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Avoid the drama, get a will

The best way for a family to experience drama and foolishness is for a family member with any kind of assets to pass away without a will.

Some of the worst behavior is frequently exhibited during the time of a family member's death. One would never want to see such behavior, but unfortunately true colors come out during this time period.  So plan accordingly.

How can this unfortunate situation be avoided? Whether your assets are few or significant, a will lets your family know what your wishes are regarding funeral arrangements as well as the disposition of assets.

A will can even address guardianship of underage children. If your children have assets coming to them and they are underage, safeguards should be put in place to protect the property they will receive under the will. It would be a shame for a guardian to have access to the funds and mismanage the money. Believe it or not, this happens frequently.

The executor of a will is the person that you appoint in your will to be responsible for supervising the distribution of property in addition to paying all debts and taxes. This person has to be mature, responsible and above petty games because this is a serious time and business has to be handled properly. Choose your executor wisely just as you would choose the person responsible for your power of attorney.

If you are reading this article, 18 years old and of sound mind, do not delay. Make an appointment with an attorney today to draft your will. If you cannot afford an attorney, draft your own handwritten will.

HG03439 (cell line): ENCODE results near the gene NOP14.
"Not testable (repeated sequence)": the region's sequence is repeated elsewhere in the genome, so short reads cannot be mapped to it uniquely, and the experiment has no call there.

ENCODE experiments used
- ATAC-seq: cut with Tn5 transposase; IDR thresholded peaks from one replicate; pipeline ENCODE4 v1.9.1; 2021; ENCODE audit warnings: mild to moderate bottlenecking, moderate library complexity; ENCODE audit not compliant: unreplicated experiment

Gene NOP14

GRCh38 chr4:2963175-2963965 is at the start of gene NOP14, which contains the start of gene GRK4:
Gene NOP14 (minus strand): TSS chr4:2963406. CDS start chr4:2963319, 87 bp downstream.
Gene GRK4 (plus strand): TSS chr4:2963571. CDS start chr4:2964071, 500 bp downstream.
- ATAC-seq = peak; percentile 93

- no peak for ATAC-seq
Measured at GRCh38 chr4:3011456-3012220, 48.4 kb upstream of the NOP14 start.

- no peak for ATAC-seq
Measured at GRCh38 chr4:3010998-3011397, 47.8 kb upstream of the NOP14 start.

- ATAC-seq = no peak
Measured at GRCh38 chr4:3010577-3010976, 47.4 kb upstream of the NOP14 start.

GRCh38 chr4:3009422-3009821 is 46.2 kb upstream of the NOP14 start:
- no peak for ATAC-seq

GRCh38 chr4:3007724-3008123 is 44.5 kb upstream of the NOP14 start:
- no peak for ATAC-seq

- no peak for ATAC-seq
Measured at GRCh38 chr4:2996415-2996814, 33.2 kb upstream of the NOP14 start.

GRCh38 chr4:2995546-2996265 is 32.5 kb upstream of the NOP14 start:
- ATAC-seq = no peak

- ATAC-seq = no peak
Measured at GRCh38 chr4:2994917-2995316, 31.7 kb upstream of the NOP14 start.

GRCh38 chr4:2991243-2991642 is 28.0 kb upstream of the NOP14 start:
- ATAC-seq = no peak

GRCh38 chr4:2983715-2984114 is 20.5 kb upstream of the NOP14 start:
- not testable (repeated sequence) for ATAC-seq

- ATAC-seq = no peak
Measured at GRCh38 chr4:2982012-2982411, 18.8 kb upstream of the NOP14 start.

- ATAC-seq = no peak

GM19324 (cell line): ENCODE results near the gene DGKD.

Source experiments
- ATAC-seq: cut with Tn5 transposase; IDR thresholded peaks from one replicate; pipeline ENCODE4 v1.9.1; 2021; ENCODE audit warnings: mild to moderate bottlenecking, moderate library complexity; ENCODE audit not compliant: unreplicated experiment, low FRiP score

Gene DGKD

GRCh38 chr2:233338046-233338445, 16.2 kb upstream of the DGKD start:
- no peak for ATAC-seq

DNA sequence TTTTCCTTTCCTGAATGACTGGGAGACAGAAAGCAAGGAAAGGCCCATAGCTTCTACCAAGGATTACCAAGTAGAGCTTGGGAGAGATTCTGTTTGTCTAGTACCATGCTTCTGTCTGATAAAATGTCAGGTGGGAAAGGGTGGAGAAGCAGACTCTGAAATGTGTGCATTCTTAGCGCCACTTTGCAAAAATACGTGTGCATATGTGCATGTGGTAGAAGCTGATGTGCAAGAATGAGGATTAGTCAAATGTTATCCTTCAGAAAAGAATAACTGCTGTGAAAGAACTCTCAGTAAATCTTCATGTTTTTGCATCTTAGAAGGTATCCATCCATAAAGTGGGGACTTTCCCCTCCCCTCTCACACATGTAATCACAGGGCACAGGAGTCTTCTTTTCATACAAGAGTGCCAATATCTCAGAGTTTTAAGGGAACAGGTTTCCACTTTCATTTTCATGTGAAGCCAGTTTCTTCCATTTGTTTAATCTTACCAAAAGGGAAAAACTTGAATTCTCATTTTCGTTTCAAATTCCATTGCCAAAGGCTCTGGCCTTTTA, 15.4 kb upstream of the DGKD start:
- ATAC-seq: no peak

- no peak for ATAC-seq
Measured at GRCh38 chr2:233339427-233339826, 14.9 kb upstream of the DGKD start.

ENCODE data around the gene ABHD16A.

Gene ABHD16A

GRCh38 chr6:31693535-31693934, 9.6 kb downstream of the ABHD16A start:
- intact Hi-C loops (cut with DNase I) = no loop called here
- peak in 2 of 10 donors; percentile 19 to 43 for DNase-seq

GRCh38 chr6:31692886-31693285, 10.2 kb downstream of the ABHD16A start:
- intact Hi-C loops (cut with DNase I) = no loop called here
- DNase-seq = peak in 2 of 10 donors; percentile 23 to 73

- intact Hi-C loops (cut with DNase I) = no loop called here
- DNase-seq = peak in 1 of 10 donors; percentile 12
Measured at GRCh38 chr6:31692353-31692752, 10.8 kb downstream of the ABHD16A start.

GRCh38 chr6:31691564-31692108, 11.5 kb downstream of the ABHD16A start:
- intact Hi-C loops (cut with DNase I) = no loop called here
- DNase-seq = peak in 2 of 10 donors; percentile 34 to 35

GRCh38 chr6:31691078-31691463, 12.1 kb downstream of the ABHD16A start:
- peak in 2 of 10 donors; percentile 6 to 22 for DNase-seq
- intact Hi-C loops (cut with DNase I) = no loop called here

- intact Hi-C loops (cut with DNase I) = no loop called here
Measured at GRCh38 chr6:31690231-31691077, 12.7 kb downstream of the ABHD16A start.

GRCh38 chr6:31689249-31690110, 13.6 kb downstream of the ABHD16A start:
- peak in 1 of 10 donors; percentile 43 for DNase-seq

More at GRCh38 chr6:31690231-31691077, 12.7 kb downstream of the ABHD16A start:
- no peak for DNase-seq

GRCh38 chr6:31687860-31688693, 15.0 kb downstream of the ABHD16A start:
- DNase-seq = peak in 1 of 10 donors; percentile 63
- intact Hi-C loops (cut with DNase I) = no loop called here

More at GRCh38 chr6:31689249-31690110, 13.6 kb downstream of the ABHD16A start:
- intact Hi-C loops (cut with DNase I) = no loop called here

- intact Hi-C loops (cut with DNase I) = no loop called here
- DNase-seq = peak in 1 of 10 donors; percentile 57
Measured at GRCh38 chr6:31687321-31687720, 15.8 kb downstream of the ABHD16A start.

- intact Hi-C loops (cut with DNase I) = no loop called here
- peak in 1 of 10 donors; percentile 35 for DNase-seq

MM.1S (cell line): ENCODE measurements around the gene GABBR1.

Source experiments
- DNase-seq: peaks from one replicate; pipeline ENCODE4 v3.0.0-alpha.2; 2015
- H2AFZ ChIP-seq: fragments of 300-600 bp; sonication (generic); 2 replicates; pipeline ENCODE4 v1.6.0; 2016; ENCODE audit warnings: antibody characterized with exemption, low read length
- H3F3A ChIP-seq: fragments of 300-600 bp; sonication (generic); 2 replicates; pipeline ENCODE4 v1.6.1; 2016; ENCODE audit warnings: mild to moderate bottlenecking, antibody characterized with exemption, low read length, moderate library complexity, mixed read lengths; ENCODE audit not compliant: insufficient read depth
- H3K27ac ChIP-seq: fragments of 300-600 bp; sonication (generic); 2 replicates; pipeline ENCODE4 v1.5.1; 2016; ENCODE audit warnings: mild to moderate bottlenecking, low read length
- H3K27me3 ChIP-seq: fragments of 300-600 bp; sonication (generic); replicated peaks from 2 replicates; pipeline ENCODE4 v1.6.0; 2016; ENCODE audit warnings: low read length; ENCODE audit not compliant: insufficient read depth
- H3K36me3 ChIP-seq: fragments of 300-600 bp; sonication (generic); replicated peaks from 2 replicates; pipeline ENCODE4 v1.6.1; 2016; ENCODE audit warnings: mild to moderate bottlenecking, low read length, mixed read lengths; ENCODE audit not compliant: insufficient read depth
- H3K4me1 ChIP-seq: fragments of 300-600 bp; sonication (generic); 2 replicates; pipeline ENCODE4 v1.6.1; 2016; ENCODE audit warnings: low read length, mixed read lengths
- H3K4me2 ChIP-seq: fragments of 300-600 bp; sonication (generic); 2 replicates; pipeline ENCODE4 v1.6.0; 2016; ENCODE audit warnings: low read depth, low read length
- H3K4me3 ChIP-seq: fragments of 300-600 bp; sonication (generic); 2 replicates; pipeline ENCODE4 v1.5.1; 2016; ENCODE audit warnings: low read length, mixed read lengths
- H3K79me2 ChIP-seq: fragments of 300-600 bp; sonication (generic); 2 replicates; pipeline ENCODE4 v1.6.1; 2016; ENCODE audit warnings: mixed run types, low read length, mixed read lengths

Meanwhile, here are a few of the many different types of wills.

Simple will

A simple will provides easy instructions on how to distribute your assets for an uncomplicated estate. You can purchase these from stores already preprinted.

Testamentary will

Sometimes people are not ready to receive assets because they may not be old enough or mature enough. In such a situation you may want to have a trust set up after your death to receive the funds and hold it until the person is ready to receive and manage the assets.

Pourover will

This particular will places assets into a trust that has already been established. Anything that was not placed into the pre-existing trust prior to death can be placed into the trust after death.

Holographic will

A holographic will must be handwritten by the person who is establishing the will.

Self-proved will

A self-proved will typically has affidavits of witnesses attached to it.

Joint or mutual will

A joint will is typically one that covers both the husband and wife. It is usually used when they are leaving substantially all of their assets to each other. A mutual will is more than one document, where the parties leave their assets to each other in separate wills.

Living will

A living will is not used upon death.  It is a document that allows a person to identify medical treatment that is to be received or not to be received if one is too ill or injured to communicate.

Codicils

A codicil is an addition or amendment to a will that was previously drafted. Usually it is a separate document and used if the person does not want to write a completely new will. It is often used when certain major life changes have occurred such as: a new birth, adoption, marriage, divorce, or death of a previous heir.

Codicils can be tricky or confusing if you have conflicting information in the document. Sometimes it is best to just redo the old will and destroy all copies of the other will by shredding it or setting it on fire, cautiously! Only the lawyer should maintain a copy of the previous will in case the new will is challenged.

NEXT: We complete our series with a conversation regarding Trusts.

(Contact Carlee McCullough, Esq., at 5308 Cottonwood Road, Suite 1A, Memphis, TN 38118, or email her at This email address is being protected from spambots. You need JavaScript enabled to view it. .)

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